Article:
Unprotected Google directory spills database data

Unprotected Google directory spills database data

Summary: Google has hurriedly fixed a gaping hole in its Web page removal request tool after outsiders discovered they could traverse up the directory root, browse folders and find weak database passwords.

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TOPICS: Google
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Google has hurriedly fixed a gaping hole in its Web page removal request tool after outsiders discovered they could traverse up the directory root, browse folders and find weak database passwords.

Google site removal

The flaw, first reported by Earl of Grey's blog, exposed an unprotected internal Google directory. The Hacker Webzine poked around and found some fun stuff:

Apparently it is a simple directory that wasn't protected, so we can traverse up their directory root and browse folders. A study gave me the impression this hole is unique, legit and not a honey pot. Now it can happen the best of the best that a directory becomes readable. But, one must never, ever, not in a million years, store your database connection info in a folder that can be viewed remotely. Like the www folder.

And it looks like Google has a password-strength problem:

What strikes me most is that they log in as root user and second the utter simplicity of the used passwords: 6 chars long 4 digits and two letters in the first one. A little ironic regarding Google's advisory on password strength.

A rar file with some of the exposed data is available here. More from RSnake.

Topic: Google

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12 comments
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  • And Google wants everyone to trust

    them with their personal data? Don't think so...
    No_Ax_to_Grind
    • Every company...

      As a veteran of the software industry it's easy to see that one given for ANY major company is that they will need to LEARN security, and that learning process is long, difficult, and comes with numerous security gaffes.

      Google is at the BEGINNING of this process, over the next five years I expect to see mistakes like this over and over until they eventually learn the costs associated with those mistakes. It's just the cost of being a highly successful software company that needs to churn out code as fast as possible.
      KTLA
      • Excuse me?

        At the beginning? Google has been in business for years. I can't believe the slack
        people cut these jokers.
        frgough
        • I have to agree, Google DOES know better.

          But lazy is easy...
          No_Ax_to_Grind
          • it was probably a lazy developer.. they are always doing this stuff.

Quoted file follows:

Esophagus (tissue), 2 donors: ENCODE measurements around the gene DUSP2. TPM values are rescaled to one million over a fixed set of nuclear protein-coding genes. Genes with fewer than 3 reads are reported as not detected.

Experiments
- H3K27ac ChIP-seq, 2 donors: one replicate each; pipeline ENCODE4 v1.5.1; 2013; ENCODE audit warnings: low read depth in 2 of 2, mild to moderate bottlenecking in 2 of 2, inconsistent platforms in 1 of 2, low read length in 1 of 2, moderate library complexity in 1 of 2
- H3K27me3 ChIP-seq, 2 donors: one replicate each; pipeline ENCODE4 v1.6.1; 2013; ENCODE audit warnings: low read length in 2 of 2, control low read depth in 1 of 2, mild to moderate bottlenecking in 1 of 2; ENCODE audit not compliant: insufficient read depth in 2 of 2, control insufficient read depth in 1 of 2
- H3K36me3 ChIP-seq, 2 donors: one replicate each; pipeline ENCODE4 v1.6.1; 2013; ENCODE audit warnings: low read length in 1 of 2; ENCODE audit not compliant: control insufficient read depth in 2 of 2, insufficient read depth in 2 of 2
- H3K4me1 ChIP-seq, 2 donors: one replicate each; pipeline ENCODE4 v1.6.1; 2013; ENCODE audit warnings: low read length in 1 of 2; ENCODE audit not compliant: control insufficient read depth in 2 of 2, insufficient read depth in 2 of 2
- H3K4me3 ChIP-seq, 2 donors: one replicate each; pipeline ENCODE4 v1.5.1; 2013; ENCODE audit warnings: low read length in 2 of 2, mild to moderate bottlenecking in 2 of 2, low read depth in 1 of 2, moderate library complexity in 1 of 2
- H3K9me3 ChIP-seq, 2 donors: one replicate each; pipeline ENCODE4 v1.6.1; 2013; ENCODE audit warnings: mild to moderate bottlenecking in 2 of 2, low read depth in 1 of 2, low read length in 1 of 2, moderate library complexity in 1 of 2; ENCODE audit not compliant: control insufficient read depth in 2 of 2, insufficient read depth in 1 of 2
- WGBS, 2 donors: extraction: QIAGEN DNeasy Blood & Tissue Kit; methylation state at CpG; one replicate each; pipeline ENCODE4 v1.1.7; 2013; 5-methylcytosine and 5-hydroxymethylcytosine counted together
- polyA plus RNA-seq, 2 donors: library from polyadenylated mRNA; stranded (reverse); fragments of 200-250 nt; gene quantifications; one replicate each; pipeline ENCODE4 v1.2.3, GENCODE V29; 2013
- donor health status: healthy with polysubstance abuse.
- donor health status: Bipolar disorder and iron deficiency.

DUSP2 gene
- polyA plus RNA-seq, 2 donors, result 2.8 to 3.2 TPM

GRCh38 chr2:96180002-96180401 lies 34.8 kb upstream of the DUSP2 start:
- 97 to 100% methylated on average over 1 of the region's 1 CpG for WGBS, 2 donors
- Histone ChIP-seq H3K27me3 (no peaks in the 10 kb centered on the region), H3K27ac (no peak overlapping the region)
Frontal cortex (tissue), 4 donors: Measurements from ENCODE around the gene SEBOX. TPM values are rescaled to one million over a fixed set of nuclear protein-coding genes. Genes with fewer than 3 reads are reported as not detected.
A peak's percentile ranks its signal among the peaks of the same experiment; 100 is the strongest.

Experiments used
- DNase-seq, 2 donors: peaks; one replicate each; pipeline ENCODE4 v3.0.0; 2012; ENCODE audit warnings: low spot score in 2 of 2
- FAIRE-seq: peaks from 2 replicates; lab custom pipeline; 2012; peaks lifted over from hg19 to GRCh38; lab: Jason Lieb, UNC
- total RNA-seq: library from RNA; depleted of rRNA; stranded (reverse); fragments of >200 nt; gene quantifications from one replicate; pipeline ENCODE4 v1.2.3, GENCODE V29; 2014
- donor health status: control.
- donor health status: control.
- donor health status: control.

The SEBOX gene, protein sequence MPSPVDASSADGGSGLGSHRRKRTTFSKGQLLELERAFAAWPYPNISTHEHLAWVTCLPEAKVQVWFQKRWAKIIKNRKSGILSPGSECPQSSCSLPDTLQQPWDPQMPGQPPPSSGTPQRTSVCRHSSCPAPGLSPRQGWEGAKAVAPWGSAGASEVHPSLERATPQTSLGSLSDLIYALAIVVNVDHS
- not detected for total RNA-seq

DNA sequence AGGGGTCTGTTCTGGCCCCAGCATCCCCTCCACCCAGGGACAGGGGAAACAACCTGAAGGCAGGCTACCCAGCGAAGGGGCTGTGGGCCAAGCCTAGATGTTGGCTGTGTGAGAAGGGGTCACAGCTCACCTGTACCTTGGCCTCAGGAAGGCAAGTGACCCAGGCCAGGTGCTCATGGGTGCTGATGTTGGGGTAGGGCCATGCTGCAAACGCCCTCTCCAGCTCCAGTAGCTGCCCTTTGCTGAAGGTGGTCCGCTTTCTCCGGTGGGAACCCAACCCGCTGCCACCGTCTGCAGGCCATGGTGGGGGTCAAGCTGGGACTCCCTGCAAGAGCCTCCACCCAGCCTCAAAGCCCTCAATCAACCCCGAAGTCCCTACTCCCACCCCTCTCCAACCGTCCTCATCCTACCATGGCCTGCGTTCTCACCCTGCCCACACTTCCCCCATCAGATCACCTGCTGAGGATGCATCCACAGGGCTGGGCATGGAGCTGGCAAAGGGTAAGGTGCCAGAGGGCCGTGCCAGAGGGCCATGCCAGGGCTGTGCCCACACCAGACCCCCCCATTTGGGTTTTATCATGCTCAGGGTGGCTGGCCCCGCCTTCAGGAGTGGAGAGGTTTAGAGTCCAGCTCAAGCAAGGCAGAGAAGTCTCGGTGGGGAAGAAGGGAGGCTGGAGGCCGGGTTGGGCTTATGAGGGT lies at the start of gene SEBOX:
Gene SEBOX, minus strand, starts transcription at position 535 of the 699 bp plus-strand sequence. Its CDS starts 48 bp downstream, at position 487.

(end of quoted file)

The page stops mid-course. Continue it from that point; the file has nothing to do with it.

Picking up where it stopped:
d
            Been_Done_Before
        • Not "slack"

          You are misunderstanding me. Google deserves all the criticism they get, like every other company.

          They are at the beginning of the security learning process, because they have not had scrutiny on their every move for the past 15 years, like some other major company. They've had pretty much a free pass until now.

          They will keep on making these mistakes until it starts costing them billions. (Which is a certainty.)
          KTLA
      • Yeah, but

        where do they get the chumps to be their "pioneers"? It's not going to be me, that is for certain. I don't know that I'd ever trust Google with my data, but I would at least wait until all security issues had settled down to none serious for a few years, then I'd wait another 5 years on top of that. Well, by then Microsoft or someone else will be offering comparable or better web experiences anyway, so I guess I'll never use Google.
        xuniL_z
  • It has begun

    :(
    John Zern
    • It began a while back

      it has just become noticed, yet will it be remembered or deeply acknowledged . . .
      Boot_Agnostic
  • There's a reason for proper design and testing.

    I don't know what sort of design, testing, peer review processes and vulnerability analysis google uses, but there's a reason these exist, specially when applied to huge companies like google with millions of users with personal data at stake.

    What we see here looks like a hack, not something we'd expect from a company like google, with the reputation they have.

    There's a reason I keep reiterating the privacy risks of trusting your data to companies like google, if you look at their data retention policies.
    kraterz
    • "reputation"?

      [i]"not something we'd expect from a company like google, with the reputation they have."[/i]

      Their "reputation" is currently made up of a RDF (reality distortion field), much like Steve Jobs uses to great effect. Google in 2012 may still be huge, but will have been brought down to earth painfully if they intend on remaining as large as they are. Same would happen for Apple if they ever get out of their niche, but that isn't likely to ever happen.
      KTLA
    • Google doesn't test.

      Because they are so smart.

      http://blogs.zdnet.com/microsoft/?p=48

      (from the above, Alan Warren, Google's director of engineering:)

      Warren bragged that Google has "the lowest ratio of testers to engineers" in the industry. "We can get away with that because we are building the code reviews in from the start," which "tends to make the code more robust than usual."

      In other words, they don't have to test because they are so smart. They "build in the code reviews from the start", which apparently, after 40 years of software development worldwide, no one else ever thought of.
      hickum